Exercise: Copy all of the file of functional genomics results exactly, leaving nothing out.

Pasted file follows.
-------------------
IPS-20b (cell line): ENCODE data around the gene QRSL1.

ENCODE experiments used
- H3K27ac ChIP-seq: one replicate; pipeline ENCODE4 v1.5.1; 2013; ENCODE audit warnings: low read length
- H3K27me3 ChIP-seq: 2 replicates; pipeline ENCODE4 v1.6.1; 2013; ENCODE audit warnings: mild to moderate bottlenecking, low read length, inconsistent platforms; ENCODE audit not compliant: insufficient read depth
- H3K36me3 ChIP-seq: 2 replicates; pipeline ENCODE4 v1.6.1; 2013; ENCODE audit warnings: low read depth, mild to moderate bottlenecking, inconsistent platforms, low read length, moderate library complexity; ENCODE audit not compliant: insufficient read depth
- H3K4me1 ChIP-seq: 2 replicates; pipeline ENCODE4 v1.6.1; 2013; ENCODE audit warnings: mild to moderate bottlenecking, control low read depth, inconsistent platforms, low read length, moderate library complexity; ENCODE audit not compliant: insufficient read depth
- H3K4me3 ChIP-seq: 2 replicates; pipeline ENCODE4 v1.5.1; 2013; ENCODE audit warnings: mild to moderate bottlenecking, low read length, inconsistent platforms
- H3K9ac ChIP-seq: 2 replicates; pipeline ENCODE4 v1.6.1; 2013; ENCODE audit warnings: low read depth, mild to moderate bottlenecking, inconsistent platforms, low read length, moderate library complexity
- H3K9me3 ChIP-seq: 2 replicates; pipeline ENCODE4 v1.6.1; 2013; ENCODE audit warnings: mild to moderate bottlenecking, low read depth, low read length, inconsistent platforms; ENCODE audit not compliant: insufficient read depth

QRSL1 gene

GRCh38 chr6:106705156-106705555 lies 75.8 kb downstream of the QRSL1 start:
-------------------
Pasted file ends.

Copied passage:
IPS-20b (cell line): ENCODE data around the gene QRSL1.

ENCODE experiments used
- H3K27ac ChIP-seq: one replicate; pipeline ENCODE4 v1.5.1; 2013; ENCODE audit warnings: low read length
- H3K27me3 ChIP-seq: 2 replicates; pipeline ENCODE4 v1.6.1; 2013; ENCODE audit warnings: mild to moderate bottlenecking, low read length, inconsistent platforms; ENCODE audit not compliant: insufficient read depth
- H3K36me3 ChIP-seq: 2 replicates; pipeline ENCODE4 v1.6.1; 2013; ENCODE audit warnings: low read depth, mild to moderate bottlenecking, inconsistent platforms, low read length, moderate library complexity; ENCODE audit not compliant: insufficient read depth
- H3K4me1 ChIP-seq: 2 replicates; pipeline ENCODE4 v1.6.1; 2013; ENCODE audit warnings: mild to moderate bottlenecking, control low read depth, inconsistent platforms, low read length, moderate library complexity; ENCODE audit not compliant: insufficient read depth
- H3K4me3 ChIP-seq: 2 replicates; pipeline ENCODE4 v1.5.1; 2013; ENCODE audit warnings: mild to moderate bottlenecking, low read length, inconsistent platforms
- H3K9ac ChIP-seq: 2 replicates; pipeline ENCODE4 v1.6.1; 2013; ENCODE audit warnings: low read depth, mild to moderate bottlenecking, inconsistent platforms, low read length, moderate library complexity
- H3K9me3 ChIP-seq: 2 replicates; pipeline ENCODE4 v1.6.1; 2013; ENCODE audit warnings: mild to moderate bottlenecking, low read depth, low read length, inconsistent platforms; ENCODE audit not compliant: insufficient read depth

QRSL1 gene

GRCh38 chr6:106705156-106705555 lies 75.8 kb downstream of the QRSL1 start: